November 26, 2010


My mother’s been gone five years now, but each Thanksgiving she sits on my shoulder and guides me through the rituals.

So many of the foods on my table were foods she made year after year. We didn’t ask for a change in the menu – no one wanted anything to change at all. We looked forward to the appetizers – chopped liver on celery stalks (“There will be plenty of bread later.”)

The table was piled high with creamed onions, green beans with almonds, sausage and apple stuffing, giblet gravy, cranberry sauce and of course, that big beautiful bronzed bird.

Desserts were plentiful, but always included pies: apple for my brother, pumpkin for my Dad, and mincemeat for Mom and me.

Since there were only four of us, and food enough for ten, we were thrilled to start a new tradition when Mom and Dad bought a little weekend house in the Berkshires. By that time, my brother David was married with two kids. I was a career girl, working in Pittsburgh. We would gather in Hartford for Thanksgiving dinner then caravan to the country the next day.

Like us, many of the neighbors had spent their Thanksgivings at home and driven up to the mountains for the weekend. The neighbors – Gail and Dusty – also had plenty of leftovers to share, but were curious to see what others were eating for the holiday. Everyone had leftovers. And that’s how The Dead Poultry Society was born.

Every year, the Friday after Thanksgiving, for years and years, we gathered with a dozen or more neighbors to sample their family’s Thanksgiving favorites. There was an amazing pear relish from Gail. Another had scalloped potatoes that I still dream about, studded with truffles.

But rising above all these treats was the day-after-Thanksgiving sandwich my mother concocted. I’ll be making it again this year, because there’s just nothing like the sweet, salty, savory goodness of this sandwich. It’s definitely a little naughty – highly caloric – but just this one day? It’s a necessity.

Day-After-Thanksgiving Sandwich

Roast turkey
Cranberry Sauce
Chopped liver
Leftover stuffing
Mayonaisse
Challah

YUM.

And this really isn’t possible without classic chopped liver, just the way my grandmother used to make it.

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Chopped Chicken Liver

6 eggs, hard boiled and peeled
1 lb. yellow skinned onions, minced fine
3 oz chicken fat (schmaltz) or unsalted butter
1 T grapeseed oil
1/2 lb. chicken livers from pastured free range chickens (I always add the turkey liver, too.)
2 T cognac

Chop the eggs very fine using an mezzaluna or food processor. They should be fluffy. Put in a large bowl and set aside.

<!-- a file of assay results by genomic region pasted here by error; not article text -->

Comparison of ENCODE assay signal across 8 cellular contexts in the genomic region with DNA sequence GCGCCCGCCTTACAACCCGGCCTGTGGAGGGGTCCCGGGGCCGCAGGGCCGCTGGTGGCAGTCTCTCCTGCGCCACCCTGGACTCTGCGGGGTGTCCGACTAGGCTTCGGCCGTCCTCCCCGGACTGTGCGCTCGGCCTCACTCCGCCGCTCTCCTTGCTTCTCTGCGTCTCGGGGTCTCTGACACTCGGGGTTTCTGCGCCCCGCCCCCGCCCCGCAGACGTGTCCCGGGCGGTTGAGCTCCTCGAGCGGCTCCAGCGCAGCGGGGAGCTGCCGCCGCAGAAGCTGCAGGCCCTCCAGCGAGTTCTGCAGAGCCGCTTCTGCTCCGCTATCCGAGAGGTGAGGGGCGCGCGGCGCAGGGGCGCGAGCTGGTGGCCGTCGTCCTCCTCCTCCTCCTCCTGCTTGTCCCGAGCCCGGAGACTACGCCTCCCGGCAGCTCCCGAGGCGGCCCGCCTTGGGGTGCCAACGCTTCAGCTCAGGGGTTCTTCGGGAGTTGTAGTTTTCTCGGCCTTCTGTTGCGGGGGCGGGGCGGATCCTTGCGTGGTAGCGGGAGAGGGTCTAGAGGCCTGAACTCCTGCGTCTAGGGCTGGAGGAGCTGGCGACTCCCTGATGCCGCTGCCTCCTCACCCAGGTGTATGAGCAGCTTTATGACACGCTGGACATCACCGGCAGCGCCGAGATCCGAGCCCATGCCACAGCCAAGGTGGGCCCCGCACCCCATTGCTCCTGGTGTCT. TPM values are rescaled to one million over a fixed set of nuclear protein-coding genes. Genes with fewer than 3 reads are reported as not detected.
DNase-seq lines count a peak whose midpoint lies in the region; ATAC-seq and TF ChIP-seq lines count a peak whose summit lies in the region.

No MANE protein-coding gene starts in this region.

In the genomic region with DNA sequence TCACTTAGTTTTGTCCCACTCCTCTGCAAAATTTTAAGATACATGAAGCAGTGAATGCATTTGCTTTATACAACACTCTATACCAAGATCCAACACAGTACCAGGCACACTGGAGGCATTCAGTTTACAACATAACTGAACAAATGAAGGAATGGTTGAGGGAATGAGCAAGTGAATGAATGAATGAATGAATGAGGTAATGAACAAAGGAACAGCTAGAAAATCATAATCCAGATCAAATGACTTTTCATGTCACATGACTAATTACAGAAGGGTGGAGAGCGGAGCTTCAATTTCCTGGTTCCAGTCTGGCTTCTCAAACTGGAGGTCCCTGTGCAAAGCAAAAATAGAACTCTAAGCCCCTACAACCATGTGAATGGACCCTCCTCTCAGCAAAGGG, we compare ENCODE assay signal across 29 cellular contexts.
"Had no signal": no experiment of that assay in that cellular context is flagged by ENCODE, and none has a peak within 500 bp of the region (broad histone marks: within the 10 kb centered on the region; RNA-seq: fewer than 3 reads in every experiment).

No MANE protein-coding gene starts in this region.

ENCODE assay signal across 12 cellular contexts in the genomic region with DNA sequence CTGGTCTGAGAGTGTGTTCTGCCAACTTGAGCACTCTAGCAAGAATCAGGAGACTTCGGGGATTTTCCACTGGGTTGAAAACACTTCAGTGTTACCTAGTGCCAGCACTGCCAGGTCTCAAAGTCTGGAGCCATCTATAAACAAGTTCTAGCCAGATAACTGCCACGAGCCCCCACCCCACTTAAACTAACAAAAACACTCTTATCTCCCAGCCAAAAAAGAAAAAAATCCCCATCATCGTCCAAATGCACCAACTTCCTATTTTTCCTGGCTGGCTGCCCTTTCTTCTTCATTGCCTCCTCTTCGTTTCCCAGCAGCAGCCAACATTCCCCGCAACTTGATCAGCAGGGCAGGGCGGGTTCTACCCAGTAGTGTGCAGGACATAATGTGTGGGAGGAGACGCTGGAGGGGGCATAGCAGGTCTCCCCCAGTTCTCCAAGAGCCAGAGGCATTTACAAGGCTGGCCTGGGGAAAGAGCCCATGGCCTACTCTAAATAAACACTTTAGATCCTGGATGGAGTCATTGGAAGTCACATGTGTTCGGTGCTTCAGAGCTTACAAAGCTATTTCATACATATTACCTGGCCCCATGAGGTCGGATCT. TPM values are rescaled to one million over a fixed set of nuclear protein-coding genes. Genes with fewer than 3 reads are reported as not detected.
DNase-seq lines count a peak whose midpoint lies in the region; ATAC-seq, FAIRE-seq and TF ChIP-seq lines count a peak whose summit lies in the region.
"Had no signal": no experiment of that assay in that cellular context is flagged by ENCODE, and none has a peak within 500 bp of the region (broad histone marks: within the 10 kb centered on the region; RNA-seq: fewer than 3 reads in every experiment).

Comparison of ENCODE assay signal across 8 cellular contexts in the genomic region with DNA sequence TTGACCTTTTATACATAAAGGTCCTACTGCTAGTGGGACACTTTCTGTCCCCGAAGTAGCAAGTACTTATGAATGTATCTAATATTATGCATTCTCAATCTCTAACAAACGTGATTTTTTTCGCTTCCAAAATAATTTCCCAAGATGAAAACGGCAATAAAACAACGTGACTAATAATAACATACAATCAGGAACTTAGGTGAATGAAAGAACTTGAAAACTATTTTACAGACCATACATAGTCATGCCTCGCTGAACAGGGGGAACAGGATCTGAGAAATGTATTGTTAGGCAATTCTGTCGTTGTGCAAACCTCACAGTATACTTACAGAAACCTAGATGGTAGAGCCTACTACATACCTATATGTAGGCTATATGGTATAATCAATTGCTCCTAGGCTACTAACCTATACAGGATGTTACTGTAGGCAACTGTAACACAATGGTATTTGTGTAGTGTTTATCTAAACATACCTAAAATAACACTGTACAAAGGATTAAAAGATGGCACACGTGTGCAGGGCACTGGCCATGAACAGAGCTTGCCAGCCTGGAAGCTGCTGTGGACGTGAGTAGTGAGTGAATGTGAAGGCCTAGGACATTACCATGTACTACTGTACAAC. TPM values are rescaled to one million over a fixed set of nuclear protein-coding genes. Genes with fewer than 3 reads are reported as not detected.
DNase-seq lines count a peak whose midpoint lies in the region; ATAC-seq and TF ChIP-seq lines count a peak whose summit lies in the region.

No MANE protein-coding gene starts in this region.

In a large heavy saute pan, heat half the butter with the oil. Add the onions and saute slowly until richly browned but not burned.
Salt and pepper generously while they cook.
In the meantime, rinse and clean the livers well, removing connective sinew.
When the onions have finished cooking, put them in the bowl with the eggs.
Heat 3 oz of schmaltz or butter in the onion pan and saute the livers until no pink remains. Do not brown or crisp. Salt and pepper generously.
Remove the livers from the pan and deglaze with the cognac.
Put the livers in your food processor or a bowl.
Pour the deglazing liquid and goodies from the bottom of the pan into the egg/onion mixture.
Chop the livers with a mezzaluna. If you use your food processor, pulse off and on to chop, not liquify.
Gently fold the livers into the onion/egg mixture.
Test and correct for seasoning. The flavor blooms after chilling, so make this in advance and season carefully.
Pack in ramekins or other serving dishes. Keep dishes small – about 4 oz. and make sure to freeze whatever will not be used within two days.

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8 Responses to “the best day-after-thanksgiving sandwich”

  1. Eris

    Johns grandmother makes chopped liver and it was AMAZING last night a’s it always is. The recipes are very similar.

    Reply
  2. Gail

    Oh Cathy, what a sweet post! Wishing you a wonderful Dead Poultry Society day today. J & I are there in spirit!! xo

    Reply
  3. Liana @ femme fraiche

    This was such a sweet post. I’m sure your mom would be proud of your Thanksgiving festivites…and I’m sure she’s always there in spirit to enjoy it with you.

    And how fun is the Dead Poultry Society!! It’s stuff like that that leave us with such nice childhood memories and traditions we can pass on in the future…

    Reply

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